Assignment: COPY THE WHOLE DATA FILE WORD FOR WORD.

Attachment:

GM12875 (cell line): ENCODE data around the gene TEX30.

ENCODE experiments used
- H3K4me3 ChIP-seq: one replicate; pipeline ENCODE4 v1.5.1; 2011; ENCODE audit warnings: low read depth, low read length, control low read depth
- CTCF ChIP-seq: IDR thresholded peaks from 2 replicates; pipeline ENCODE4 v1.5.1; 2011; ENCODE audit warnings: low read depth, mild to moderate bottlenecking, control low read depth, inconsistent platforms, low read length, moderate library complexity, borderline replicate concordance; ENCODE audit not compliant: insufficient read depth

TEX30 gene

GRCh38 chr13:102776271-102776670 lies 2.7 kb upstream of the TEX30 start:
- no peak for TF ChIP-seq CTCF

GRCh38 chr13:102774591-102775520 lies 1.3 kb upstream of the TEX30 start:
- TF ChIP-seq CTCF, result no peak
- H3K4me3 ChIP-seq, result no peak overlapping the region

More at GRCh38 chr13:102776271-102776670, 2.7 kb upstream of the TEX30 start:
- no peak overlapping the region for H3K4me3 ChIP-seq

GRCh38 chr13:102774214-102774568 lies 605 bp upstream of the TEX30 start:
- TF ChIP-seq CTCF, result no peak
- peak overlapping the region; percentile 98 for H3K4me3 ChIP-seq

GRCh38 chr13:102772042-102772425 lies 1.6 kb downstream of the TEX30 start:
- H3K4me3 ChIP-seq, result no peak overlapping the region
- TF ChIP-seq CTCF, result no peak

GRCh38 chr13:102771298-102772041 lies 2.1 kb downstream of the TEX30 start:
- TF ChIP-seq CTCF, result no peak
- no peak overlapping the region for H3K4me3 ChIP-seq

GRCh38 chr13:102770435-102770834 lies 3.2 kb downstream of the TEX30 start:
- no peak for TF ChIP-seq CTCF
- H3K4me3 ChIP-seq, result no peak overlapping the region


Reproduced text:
GM12875 (cell line): ENCODE data around the gene TEX30.

ENCODE experiments used
- H3K4me3 ChIP-seq: one replicate; pipeline ENCODE4 v1.5.1; 2011; ENCODE audit warnings: low read depth, low read length, control low read depth
- CTCF ChIP-seq: IDR thresholded peaks from 2 replicates; pipeline ENCODE4 v1.5.1; 2011; ENCODE audit warnings: low read depth, mild to moderate bottlenecking, control low read depth, inconsistent platforms, low read length, moderate library complexity, borderline replicate concordance; ENCODE audit not compliant: insufficient read depth

TEX30 gene

GRCh38 chr13:102776271-102776670 lies 2.7 kb upstream of the TEX30 start:
- no peak for TF ChIP-seq CTCF

GRCh38 chr13:102774591-102775520 lies 1.3 kb upstream of the TEX30 start:
- TF ChIP-seq CTCF, result no peak
- H3K4me3 ChIP-seq, result no peak overlapping the region

More at GRCh38 chr13:102776271-102776670, 2.7 kb upstream of the TEX30 start:
- no peak overlapping the region for H3K4me3 ChIP-seq

GRCh38 chr13:102774214-102774568 lies 605 bp upstream of the TEX30 start:
- TF ChIP-seq CTCF, result no peak
- peak overlapping the region; percentile 98 for H3K4me3 ChIP-seq

GRCh38 chr13:102772042-102772425 lies 1.6 kb downstream of the TEX30 start:
- H3K4me3 ChIP-seq, result no peak overlapping the region
- TF ChIP-seq CTCF, result no peak

GRCh38 chr13:102771298-102772041 lies 2.1 kb downstream of the TEX30 start:
- TF ChIP-seq CTCF, result no peak
- no peak overlapping the region for H3K4me3 ChIP-seq

GRCh38 chr13:102770435-102770834 lies 3.2 kb downstream of the TEX30 start:
- no peak for TF ChIP-seq CTCF
- H3K4me3 ChIP-seq, result no peak overlapping the region